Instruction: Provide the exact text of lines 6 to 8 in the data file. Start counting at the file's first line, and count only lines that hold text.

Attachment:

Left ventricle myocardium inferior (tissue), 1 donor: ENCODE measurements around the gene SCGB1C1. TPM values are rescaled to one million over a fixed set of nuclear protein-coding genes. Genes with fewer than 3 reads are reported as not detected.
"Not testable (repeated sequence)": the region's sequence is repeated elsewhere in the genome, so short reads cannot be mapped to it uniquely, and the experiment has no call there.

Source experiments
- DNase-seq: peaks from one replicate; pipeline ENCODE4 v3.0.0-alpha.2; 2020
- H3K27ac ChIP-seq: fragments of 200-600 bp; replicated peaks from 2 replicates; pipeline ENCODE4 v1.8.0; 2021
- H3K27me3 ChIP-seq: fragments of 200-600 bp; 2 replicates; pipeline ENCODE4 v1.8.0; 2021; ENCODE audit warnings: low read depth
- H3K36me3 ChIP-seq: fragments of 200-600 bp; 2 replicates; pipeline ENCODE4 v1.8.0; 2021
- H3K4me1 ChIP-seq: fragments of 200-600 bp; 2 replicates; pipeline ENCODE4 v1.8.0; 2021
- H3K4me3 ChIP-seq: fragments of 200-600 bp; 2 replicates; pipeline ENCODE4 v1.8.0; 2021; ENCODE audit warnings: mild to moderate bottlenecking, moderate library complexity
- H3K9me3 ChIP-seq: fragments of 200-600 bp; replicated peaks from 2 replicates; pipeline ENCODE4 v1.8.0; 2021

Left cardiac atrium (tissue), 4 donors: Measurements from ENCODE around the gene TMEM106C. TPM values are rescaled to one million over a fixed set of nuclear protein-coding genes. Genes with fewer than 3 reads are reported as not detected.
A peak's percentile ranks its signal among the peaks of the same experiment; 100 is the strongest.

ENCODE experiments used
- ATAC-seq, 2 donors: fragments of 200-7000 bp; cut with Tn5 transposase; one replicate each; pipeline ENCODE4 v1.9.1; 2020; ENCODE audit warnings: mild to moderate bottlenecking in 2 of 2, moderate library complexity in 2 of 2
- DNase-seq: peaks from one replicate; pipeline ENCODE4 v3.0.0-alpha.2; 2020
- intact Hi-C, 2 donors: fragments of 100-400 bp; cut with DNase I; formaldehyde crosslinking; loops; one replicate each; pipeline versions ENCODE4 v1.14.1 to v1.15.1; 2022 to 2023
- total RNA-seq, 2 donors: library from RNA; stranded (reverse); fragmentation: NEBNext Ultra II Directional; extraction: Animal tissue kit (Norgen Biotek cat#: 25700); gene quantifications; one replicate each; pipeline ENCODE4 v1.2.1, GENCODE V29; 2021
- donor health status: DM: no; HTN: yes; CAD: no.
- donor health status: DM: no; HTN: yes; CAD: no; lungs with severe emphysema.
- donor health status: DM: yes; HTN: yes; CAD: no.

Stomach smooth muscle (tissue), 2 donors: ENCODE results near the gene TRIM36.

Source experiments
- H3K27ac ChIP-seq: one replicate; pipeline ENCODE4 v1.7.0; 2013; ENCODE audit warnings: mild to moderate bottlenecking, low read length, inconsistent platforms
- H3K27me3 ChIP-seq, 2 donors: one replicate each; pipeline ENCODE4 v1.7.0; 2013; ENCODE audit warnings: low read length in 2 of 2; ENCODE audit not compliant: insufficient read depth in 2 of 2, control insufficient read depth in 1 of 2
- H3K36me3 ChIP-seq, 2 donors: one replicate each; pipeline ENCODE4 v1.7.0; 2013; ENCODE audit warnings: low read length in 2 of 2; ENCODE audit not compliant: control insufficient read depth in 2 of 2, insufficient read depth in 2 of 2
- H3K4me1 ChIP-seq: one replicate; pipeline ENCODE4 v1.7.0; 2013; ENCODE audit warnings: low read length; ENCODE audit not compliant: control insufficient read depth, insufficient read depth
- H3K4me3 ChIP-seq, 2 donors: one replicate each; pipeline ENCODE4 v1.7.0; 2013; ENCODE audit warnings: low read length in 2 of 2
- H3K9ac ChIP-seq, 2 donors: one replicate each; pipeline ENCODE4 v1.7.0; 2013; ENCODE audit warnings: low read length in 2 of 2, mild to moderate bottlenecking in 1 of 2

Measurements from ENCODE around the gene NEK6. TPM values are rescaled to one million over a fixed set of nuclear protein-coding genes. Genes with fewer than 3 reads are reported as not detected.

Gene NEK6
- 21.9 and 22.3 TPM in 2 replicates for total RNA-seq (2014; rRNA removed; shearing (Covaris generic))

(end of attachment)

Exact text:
- H3K27me3 ChIP-seq: fragments of 200-600 bp; 2 replicates; pipeline ENCODE4 v1.8.0; 2021; ENCODE audit warnings: low read depth
- H3K36me3 ChIP-seq: fragments of 200-600 bp; 2 replicates; pipeline ENCODE4 v1.8.0; 2021
- H3K4me1 ChIP-seq: fragments of 200-600 bp; 2 replicates; pipeline ENCODE4 v1.8.0; 2021